Sunday Afternoon 4/22/2018

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It’s going to take a long, long time for Kaua’i to recover from last week’s floods, especially the towns from Hanalei to the west. The slideshow above is a small look at the destruction caused by the record rains and flooding (Hanalei received 28 inches of rain in 24 hours). The flood’s effects won’t stay localized to the North Shore either because tourism, the main industry on the island, will be affected all over. Visitors come to Kaua’i to experience nature and the local environment versus staying at a resort the entire time, and road repairs, trail maintenance and other clean-up will be a long process.  Although other areas on the island fared better than the north shore, all of Kaua’i was affected by the storm. The Coconut Marketplace (where the man is on his paddleboard) is just around a couple of miles away from us in Kapaa, and areas on the south shore were flooded as well and had to be evacuated.

And yes, that’s a buffalo on the beach! Buffalo are raised on a ranch, near Hanalei and flood waters drove all 85 of them off the ranch with three making it all the way down to the beach. Almost all the buffalo have been rounded up taken back to the ranch, but it was something to see video of them running along the beach or pictures of them standing in the middle of town.

Food donations have been pouring in from all over the island, and soup kitchens have been set up to feed residents who have lost their homes or don’t have power. Pet food has also been donated.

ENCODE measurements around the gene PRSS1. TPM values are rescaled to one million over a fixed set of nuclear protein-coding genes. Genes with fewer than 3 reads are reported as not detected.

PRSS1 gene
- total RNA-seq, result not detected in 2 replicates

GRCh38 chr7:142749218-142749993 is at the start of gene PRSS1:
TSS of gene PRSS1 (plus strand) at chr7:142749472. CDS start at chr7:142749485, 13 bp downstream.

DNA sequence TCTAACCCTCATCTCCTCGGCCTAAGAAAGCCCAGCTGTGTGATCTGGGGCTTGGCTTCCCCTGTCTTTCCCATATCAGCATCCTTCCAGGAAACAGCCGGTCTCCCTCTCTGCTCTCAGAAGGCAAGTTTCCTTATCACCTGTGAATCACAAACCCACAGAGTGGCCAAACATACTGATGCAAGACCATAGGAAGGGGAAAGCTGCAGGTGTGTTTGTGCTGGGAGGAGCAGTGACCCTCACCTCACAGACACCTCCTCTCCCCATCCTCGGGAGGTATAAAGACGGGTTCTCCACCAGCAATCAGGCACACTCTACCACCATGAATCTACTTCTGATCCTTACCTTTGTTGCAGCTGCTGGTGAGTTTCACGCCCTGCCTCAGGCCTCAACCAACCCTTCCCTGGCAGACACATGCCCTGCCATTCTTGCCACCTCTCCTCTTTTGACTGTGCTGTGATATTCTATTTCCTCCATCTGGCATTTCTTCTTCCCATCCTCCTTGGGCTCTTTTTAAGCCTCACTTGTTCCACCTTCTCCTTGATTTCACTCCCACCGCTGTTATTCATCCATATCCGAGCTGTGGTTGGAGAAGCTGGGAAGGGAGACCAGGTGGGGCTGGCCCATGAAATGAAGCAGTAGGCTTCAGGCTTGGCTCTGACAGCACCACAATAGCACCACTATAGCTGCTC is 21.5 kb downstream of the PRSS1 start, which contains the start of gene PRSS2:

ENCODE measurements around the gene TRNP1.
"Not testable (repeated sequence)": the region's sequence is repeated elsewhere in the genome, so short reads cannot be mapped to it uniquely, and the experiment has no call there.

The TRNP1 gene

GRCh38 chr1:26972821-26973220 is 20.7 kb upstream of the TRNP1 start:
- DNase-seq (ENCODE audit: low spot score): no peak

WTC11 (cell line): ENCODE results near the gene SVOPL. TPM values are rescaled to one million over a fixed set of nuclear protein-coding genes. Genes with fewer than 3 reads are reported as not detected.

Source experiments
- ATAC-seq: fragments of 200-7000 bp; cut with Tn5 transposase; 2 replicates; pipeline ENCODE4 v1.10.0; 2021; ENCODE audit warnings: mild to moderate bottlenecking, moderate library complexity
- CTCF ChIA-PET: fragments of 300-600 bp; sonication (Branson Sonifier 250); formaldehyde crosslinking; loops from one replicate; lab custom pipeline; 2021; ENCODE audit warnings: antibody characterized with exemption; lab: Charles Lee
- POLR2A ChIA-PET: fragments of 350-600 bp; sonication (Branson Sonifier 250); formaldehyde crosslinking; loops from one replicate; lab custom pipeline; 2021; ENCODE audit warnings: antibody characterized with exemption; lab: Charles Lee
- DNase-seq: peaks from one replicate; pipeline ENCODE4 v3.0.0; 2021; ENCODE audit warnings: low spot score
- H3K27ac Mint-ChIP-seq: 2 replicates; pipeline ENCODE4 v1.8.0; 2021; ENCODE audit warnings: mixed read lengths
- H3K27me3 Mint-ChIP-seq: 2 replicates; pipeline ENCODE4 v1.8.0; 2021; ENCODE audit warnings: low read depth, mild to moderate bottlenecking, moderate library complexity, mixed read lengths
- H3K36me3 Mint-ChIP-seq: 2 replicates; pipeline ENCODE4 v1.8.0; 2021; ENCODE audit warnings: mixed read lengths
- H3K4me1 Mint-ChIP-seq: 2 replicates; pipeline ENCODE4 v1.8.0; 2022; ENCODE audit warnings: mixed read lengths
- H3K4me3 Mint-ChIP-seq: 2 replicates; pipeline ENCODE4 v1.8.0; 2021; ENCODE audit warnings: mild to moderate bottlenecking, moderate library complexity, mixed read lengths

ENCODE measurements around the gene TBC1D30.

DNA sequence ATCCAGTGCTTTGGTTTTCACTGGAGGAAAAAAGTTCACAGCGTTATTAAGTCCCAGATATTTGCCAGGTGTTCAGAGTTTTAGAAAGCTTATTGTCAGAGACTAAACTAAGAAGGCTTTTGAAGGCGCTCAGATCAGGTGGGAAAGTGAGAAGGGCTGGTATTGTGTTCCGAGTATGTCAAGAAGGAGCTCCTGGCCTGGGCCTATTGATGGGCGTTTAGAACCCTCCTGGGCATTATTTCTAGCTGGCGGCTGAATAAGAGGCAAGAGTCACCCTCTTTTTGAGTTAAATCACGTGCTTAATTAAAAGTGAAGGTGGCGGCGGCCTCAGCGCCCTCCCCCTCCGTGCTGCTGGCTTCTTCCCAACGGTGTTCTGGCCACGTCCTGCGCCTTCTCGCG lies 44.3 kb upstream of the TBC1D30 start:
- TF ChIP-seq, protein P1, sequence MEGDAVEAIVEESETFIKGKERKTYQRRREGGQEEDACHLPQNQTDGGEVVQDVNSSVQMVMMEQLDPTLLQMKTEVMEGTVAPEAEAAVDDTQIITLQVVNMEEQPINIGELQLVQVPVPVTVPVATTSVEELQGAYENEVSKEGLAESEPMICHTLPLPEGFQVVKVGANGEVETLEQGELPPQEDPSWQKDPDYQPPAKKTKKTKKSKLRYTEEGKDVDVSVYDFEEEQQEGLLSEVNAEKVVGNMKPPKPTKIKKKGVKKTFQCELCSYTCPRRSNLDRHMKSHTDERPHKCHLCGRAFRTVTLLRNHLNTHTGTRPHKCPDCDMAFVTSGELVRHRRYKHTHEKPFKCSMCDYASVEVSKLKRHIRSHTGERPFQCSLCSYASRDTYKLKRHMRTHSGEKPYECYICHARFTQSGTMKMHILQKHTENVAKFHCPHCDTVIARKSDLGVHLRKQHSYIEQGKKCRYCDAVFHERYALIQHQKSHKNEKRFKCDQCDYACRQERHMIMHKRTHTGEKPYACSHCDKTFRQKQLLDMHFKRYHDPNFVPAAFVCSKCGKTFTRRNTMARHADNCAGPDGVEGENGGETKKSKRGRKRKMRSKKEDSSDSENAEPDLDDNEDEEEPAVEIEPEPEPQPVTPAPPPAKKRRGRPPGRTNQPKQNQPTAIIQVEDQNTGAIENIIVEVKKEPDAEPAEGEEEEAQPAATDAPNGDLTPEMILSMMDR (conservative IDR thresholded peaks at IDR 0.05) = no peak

The island is receiving assistance from the Army Corps of Engineers, but most everything that’s being done has come from state and local residents pitching in. Over $20 million has been donated for relief and rebuilding (Google and Facebook each donated $1 million). Many families on the island lost everything. We learned this past Friday that our next door neighbor’s sister’s house in Hanalei was destroyed, and it sat on pilings seven feet off the ground!

Toys for our granddaughter. The Chatter Telephone is an American classic!

Our son and family arrive this week, and I am so excited I can hardly stand it! I’m especially looking forward to getting to spend time with the grandkids. Our granddaughter (“the Destroyer”) was just five months old the last time we saw her, but now is walking and talking. Our grandson has gotten taller and lost several teeth since we were in Japan last year. I’ve promised our grandson that I will go down both slides at the pool with him, and Brett and I are planning to take him out one day for a belated birthday excursion, including hot dogs at Puka Dog, a stop at Lappert’s Ice Cream, and finishing the outing with a visit to the toy section at either Walmart or Kmart so he can pick out something he wants (the last time we did the choosing we got him something he already had). We’ve already gotten a couple of toys for our granddaughter that she can play with here, as well as some Kona coffee for our daughter-in-law, flour tortillas and cheese for our grandson (he loves quesadillas), and plenty of Diet Coke for our son. In spite of the ongoing clean-up, I think there will still be plenty for them to do while they’re here, although some plans are going to have to be adjusted. Fingers are crossed that the weather improves while they are here.